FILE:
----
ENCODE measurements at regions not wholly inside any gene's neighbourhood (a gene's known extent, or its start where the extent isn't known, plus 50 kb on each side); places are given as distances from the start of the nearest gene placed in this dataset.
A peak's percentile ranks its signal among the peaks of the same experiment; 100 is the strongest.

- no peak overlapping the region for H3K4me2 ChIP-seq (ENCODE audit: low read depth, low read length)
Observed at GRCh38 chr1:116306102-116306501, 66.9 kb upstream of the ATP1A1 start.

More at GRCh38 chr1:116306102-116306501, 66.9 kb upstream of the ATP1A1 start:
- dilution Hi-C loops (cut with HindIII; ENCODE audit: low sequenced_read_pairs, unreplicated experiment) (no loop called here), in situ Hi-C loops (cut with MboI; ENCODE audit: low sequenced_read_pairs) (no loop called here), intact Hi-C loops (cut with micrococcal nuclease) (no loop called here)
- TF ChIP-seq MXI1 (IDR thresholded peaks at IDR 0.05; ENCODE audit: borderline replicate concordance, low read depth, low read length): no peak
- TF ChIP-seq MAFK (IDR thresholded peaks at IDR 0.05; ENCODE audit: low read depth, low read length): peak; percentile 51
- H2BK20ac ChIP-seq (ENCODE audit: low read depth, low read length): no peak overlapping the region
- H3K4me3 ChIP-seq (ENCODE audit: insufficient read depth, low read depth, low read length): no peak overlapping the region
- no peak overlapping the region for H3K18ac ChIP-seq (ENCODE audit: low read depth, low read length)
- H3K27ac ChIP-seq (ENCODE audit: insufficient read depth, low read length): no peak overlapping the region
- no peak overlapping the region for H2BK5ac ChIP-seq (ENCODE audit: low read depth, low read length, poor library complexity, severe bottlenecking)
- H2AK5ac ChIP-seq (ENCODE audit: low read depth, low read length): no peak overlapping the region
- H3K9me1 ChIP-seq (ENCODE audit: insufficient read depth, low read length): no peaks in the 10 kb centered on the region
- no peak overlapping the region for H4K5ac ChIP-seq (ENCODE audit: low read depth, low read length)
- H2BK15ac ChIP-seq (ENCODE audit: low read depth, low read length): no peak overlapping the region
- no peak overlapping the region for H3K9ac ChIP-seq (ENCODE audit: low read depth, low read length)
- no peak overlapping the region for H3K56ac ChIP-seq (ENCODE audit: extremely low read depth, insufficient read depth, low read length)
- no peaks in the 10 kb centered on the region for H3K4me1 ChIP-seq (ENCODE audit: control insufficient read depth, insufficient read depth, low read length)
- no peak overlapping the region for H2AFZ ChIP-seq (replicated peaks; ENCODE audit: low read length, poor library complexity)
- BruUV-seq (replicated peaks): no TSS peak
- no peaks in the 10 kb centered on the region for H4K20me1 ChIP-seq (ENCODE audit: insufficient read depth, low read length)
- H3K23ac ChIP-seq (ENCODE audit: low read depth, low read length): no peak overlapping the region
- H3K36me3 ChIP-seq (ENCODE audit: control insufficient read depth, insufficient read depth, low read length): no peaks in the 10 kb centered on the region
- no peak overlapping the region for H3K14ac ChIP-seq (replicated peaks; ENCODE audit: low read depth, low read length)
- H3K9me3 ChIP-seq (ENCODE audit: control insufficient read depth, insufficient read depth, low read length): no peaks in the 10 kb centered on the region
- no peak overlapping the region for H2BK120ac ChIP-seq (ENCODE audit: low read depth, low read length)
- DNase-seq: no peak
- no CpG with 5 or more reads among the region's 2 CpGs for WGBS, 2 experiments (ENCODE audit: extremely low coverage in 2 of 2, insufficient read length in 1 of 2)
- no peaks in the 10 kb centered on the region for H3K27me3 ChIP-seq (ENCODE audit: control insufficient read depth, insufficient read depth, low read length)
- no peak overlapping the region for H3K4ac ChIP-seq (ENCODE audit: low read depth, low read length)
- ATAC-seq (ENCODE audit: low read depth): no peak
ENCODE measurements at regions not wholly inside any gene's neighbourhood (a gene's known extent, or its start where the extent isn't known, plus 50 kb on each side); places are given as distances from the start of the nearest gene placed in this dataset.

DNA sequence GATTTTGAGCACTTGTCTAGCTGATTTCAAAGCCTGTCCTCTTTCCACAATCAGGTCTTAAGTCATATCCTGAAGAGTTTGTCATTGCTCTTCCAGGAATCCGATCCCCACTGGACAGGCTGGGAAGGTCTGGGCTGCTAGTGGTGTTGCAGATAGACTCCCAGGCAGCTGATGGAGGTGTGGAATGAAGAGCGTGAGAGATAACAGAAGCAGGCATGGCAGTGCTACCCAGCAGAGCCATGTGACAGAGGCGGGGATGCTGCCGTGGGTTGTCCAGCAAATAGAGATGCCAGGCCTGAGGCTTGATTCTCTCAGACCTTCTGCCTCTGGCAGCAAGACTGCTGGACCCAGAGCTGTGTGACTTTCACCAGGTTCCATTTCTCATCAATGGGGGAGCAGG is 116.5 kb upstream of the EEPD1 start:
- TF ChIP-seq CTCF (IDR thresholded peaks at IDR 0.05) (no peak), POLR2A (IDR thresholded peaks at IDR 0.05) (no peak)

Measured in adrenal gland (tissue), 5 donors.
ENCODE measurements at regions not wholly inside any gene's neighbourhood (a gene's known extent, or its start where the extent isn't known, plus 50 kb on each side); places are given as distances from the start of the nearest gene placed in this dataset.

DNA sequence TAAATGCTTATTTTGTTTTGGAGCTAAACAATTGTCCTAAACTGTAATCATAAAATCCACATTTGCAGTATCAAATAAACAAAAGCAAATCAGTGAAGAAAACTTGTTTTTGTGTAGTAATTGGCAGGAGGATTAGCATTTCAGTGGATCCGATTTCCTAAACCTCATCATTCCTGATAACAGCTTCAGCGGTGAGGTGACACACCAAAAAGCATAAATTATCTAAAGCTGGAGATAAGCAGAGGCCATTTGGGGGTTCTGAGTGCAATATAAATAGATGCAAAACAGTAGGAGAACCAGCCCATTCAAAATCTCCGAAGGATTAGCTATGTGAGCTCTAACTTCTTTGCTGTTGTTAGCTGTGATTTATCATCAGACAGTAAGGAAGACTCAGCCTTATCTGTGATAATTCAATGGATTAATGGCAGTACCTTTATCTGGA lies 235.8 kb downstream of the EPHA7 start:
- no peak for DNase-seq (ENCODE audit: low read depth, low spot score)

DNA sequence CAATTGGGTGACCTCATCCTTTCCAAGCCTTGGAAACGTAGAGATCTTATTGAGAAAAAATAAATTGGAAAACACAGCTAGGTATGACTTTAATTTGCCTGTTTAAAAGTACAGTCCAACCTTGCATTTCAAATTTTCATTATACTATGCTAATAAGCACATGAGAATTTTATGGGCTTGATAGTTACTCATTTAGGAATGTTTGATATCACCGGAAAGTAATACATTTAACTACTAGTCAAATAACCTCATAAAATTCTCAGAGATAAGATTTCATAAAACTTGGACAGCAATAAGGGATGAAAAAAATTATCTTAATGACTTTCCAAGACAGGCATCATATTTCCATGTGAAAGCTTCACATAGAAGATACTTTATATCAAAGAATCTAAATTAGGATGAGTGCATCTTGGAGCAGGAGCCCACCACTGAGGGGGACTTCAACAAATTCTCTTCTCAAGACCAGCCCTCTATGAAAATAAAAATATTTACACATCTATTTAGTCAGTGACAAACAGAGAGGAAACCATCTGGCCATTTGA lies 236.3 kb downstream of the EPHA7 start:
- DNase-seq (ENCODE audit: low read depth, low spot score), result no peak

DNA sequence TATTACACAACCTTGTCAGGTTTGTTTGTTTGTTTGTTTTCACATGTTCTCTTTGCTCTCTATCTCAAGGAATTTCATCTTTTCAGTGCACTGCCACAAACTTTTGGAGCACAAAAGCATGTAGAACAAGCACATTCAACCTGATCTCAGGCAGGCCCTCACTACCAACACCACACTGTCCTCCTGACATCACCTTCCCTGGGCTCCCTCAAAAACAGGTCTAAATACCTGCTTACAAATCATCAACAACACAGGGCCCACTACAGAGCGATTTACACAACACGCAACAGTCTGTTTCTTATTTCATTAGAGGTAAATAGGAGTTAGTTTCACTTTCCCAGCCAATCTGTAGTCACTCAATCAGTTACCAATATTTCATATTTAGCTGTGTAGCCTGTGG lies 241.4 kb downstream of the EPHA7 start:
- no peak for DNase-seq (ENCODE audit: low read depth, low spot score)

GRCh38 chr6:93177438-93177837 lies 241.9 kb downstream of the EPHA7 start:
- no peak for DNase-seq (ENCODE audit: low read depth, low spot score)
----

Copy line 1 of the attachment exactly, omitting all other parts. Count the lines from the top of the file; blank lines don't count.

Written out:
ENCODE measurements at regions not wholly inside any gene's neighbourhood (a gene's known extent, or its start where the extent isn't known, plus 50 kb on each side); places are given as distances from the start of the nearest gene placed in this dataset.